By Kirari Ii, ELP Student
I can’t forget that moment―the view from the stage, generous applause from the audience and that sense of accomplishment.
It was the summer of my first year at university.
“Prrrr…Prrrr…” My phone rang. It was from Mr. Nakamoto who was a representative of a community-based group for local revitalization. The group is working to boost the development of my hometown and get more people to know about my hometown through performances, such as musicals based on its history, place and people. I was a member of the group when I was in high school, but I left the group at after my graduation. I was so surprised to receive his call, and what he said surprised me even more.
“Could you join this summer’s stage to as a performer?”
He told me that the person who had planned to play one of the leading characters couldn’t join this play suddenly for various reasons so he was looking for someone who could take the role.
“There is no one but you,” he added.
I was so confused because I had never heard that graduates could join the stage. In addition, there was only one month left before the performance. Usually, we started practicing for a play for half a year, so I was not confident to get it done in a month. I played the role once when I was a high school student, but everything had changed such as the story, script, and choreography. However, I also really wanted to help him because I was very grateful to him and above all I loved this group and activity. After much agonizing, I finally decided to accept his request.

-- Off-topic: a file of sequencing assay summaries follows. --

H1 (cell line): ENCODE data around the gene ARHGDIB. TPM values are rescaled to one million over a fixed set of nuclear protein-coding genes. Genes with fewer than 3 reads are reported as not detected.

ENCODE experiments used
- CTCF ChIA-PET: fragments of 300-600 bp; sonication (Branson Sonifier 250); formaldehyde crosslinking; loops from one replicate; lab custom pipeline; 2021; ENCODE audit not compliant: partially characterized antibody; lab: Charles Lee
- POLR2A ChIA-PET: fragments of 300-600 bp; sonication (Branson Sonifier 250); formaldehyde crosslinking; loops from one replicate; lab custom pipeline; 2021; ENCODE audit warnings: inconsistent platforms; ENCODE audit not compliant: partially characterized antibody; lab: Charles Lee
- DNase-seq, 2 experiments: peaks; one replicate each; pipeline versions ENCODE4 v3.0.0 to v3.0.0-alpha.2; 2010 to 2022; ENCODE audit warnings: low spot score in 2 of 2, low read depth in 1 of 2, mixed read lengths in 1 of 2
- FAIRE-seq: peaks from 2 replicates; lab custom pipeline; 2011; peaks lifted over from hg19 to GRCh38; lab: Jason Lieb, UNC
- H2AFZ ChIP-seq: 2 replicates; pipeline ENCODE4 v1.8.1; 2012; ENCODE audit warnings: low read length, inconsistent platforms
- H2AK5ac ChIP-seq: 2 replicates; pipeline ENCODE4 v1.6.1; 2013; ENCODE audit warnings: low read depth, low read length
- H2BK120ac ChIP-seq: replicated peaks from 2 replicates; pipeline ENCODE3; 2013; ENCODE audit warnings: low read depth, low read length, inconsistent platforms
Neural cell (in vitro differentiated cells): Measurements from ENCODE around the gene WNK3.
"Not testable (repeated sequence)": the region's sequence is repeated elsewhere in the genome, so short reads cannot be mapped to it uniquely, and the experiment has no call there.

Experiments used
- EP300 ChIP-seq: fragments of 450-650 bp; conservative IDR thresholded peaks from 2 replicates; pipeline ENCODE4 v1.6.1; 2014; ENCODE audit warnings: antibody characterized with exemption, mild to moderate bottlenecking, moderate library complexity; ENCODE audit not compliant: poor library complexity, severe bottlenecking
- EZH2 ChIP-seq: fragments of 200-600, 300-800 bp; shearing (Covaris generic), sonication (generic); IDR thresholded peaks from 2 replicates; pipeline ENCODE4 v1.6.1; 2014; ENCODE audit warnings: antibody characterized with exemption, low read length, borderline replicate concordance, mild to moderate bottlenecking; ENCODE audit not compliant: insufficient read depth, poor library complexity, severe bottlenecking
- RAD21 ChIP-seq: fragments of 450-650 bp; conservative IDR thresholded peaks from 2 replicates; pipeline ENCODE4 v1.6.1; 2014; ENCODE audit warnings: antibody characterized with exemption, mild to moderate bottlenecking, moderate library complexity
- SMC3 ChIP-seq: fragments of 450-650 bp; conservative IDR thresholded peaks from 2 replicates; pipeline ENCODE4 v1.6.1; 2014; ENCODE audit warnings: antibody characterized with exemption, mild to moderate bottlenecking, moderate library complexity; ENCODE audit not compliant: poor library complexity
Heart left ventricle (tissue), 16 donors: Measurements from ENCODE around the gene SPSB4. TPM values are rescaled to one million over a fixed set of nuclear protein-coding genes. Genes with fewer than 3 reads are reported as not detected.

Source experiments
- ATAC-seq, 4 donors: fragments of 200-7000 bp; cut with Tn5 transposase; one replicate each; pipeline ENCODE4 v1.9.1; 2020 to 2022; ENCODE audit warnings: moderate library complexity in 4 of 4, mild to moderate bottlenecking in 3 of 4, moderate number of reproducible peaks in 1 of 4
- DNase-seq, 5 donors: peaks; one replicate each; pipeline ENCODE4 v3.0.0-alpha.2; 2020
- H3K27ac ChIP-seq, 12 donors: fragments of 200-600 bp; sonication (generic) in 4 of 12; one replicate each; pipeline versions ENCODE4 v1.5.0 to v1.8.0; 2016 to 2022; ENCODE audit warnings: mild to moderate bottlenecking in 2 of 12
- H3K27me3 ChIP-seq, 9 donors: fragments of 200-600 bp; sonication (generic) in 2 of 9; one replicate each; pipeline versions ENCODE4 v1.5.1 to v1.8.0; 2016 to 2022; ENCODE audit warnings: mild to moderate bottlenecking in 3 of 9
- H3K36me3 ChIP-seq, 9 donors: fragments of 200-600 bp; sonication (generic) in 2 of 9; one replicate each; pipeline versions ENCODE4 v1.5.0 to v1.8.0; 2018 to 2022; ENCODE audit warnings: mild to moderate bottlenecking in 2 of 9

My big challenge started. I lived far from my hometown to go to university, and I had to go to school every day. Also, I was so busy with many part-time jobs and school assignments, so I couldn’t participate in most of practice sessions. There were only three sessions, including the rehearsal, left for me before the real stage. I couldn’t practice with other group members, so I practiced as well as I could at home. I practiced the choreography using video I received from the group and tried to memorize the script very hard every day. Finally, I managed to join the first practice session three weeks before the scheduled performance. However, I didn’t know anything such as stage’s overall flow and the timing of my appearance. I felt so miserable for my situation because other members, who were much younger than me, knew everything and was progressing with the practice session confidently and steadily. I lost my confidence to perform, and I was crushed by anxiety and fear. At that time, Mr. Nakamoto said to me, “I know you can definitely do it. I asked you because I thought so.”
I was determined to make the stage successful after hearing his encouragement. I did my best for the performance for a month. I think that period was one of the hardest ones in my life because of the tight schedule and considerable pressure.
On the day of the stage, I felt a little anxious but couldn’t hold down my excitement. This feeling made me remember the days before graduation. I knew I could do well because I prepared as much as possible for the day. As I expected, the seats for the performance were full, and I did it! I finished the performance! As the curtains closed, we received a thunderous applause from the audience. I was full of sense of accomplishment that I had never felt before, and the view of the audience’s smile and generous applause were greater for me than any other past stages. Many people came to me and complimented my performance.
“You have done well.” “Good show!” “I love your acting and dance.”
Then, Mr. Nakamoto came and said to me, “I’m proud of you, Kirari. Thank you.”
Tears fell from my eyes.
Finally, I was free from the anxiety and fear, and I felt that my effort bore fruit. I gained more self-confidence than ever before through this experience, making this one of the most precious memories in my life.